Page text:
Gulf oil spill relatively 'tiny': BP boss
BP chief executive Tony Hayward claims that the Gulf of Mexico oil spill is relatively 'tiny' but admits that his job is at risk over the incident blamed on his company.
Hayward told Friday's Guardian newspaper that the leaked oil and the estimated 400,000 gallons of dispersant that BP had pumped into the sea to try to tackle the slick should be put in context.
"The Gulf of Mexico is a very big ocean. The amount of volume of oil and dispersant we are putting into it is tiny in relation to the total water volume," Hayward said.
Asked if he felt his job was under threat, he replied: "I don't at the moment. That of course may change. I will be judged by the nature of the response."
BP is facing a growing backlash in the United States as experts warn the spill may be at least 10 times bigger than an official estimate.
Hayward insisted that deep-water drilling would continue in the United States despite angry responses to the incident from environmentalists and politicians.
"Apollo 13 (the unsuccessful third mission to the moon in 1970) did not stop the space race," he told The Guardian.
"Neither did the Air France plane last year coming out of Brazil (which mysteriously crashed) stop the world airline industry flying people around the world. It's the same for the oil industry."
Hayward said it was "unwise" to speculate about the direct causes of the accident before investigations had been completed. "There is a lot of speculation, red herrings and hearsay."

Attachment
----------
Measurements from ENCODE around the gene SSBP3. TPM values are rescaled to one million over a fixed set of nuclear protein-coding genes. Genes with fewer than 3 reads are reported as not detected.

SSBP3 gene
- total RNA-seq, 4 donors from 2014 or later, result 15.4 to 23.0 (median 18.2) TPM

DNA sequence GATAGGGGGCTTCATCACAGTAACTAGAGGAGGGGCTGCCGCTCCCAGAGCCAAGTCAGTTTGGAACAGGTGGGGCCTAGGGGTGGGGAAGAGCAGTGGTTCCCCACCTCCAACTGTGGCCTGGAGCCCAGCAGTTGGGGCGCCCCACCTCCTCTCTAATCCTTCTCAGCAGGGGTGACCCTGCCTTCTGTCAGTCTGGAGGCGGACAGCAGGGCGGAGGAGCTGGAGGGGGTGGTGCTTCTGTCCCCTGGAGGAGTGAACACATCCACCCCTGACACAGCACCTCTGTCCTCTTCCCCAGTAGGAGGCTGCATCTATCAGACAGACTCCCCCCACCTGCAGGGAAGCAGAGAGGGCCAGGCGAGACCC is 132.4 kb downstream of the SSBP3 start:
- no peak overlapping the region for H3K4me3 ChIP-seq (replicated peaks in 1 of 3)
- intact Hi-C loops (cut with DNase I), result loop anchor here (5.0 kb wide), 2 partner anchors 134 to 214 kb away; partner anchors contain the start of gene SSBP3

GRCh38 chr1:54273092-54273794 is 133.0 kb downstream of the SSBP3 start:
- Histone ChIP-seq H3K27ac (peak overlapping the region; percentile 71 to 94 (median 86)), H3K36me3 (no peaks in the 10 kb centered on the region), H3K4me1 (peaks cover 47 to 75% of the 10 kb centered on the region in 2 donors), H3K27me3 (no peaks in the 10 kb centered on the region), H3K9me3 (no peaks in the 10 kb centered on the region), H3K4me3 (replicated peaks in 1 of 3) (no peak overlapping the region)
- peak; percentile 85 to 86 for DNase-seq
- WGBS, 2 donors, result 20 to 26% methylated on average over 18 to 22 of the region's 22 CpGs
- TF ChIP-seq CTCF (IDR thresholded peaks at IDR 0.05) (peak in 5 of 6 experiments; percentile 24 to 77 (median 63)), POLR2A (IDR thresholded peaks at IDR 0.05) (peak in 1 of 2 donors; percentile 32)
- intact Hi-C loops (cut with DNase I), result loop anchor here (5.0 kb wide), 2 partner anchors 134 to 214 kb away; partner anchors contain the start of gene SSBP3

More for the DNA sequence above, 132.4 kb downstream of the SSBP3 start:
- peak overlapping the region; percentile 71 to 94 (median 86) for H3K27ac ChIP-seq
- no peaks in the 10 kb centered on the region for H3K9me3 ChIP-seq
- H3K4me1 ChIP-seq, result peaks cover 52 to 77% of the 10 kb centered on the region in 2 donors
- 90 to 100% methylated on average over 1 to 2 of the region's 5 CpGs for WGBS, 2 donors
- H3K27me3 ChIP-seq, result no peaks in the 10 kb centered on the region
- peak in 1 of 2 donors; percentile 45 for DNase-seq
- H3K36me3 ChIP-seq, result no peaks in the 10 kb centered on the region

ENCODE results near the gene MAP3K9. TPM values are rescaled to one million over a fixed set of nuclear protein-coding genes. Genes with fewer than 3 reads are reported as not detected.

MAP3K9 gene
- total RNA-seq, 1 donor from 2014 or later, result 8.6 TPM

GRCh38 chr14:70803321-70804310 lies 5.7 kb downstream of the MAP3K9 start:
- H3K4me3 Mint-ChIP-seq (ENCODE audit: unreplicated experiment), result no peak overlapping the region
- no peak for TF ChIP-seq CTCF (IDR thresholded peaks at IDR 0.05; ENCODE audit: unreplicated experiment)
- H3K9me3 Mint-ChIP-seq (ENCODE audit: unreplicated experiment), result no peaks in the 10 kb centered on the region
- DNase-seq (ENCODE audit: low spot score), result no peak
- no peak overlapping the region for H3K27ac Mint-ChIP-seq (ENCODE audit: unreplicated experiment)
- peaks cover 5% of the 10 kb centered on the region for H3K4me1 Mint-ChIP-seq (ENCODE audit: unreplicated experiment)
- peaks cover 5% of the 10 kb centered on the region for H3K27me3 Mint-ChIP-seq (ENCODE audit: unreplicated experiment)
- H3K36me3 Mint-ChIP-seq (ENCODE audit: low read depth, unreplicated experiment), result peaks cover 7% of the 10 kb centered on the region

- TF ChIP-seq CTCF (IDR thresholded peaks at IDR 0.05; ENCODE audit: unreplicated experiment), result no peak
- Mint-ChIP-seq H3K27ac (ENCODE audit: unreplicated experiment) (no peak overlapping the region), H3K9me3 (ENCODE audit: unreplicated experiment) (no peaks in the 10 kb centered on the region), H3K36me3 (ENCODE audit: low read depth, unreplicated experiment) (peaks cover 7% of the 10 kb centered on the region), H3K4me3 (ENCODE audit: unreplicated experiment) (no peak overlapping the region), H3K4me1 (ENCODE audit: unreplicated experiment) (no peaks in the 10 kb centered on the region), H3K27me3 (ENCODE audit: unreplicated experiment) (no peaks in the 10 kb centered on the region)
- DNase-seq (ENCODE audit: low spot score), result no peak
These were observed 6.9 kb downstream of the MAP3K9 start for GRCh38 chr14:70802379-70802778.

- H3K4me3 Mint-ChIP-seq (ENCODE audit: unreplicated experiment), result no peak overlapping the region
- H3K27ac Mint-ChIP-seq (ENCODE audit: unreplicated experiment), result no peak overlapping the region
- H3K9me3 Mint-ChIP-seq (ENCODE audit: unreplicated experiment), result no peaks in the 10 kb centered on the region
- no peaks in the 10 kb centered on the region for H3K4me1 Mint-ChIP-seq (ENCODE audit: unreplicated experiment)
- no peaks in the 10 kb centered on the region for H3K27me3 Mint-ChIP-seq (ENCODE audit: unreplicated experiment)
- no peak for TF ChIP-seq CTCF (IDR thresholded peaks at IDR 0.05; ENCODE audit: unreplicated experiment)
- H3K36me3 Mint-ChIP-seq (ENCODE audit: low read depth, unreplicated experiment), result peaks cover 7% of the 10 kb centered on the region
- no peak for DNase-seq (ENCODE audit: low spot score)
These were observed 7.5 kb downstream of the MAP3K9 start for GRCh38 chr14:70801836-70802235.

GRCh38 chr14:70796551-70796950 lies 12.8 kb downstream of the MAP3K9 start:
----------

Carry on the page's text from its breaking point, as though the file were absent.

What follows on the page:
But he admitted that BP had made mistakes in its early response to the crisis. It initially refused to compensate fishermen who were unable to produce written proof of their normal earnings, according to The Guardian.
"It was a bit bumpy to get it going. We made a few little mistakes early on," he said.
Some of Hayward's comments were also carried by The Times newspaper, which reported that the 52-year-old boss had received hate mail about the oil disaster and has had difficulty sleeping.
He has meanwhile refused to watch television news or read newspaper reports about the incident.
"I don't want my judgement to be clouded by what has been written," the BP chief said, adding that he would remain based in the United States until the crisis was contained.
The US Coast Guard has said that 5,000 barrels (210,000 gallons) of crude were gushing from a ruptured well each day.
However, scientists analysing video of the leak released by BP claim that it was closer to 70,000 barrels (2.94 million gallons) a day, with an estimated margin of error of plus or minus 20 percent.
The findings suggest the spill is already the worst environmental disaster in US history, having eclipsed the 1989 Exxon Valdez disaster.
BP has disputed the results, saying there is no reliable method to calculate how much oil is flowing from the broken pipe.
The Deepwater Horizon rig, leased by BP from Transocean, the world's largest offshore drilling contractor, sank on April 22, two days after a massive explosion that killed 11 workers.
US President Barack Obama is to meet top advisers Friday to discuss the "next steps" to stem the oil lapping the fragile Gulf Coast as BP readied its latest make-or-break bid to cap the well.
BP on Thursday said that its response costs to the spill had so far totalled about 450 million dollars (358 million euros).
The company's market value has slumped by about 20 billion pounds (23 billion euros, 29 billion dollars) since the incident.
"BP is under more pressure as the severity of the Gulf of Mexico leak continues to grow," said IG Index head of research Anthony Grech.
"The company's stock is now down almost 18 percent since the 20 April explosion, a steep drop even compared to the overall market decline of around seven percent over the same period."
© 2010 AFP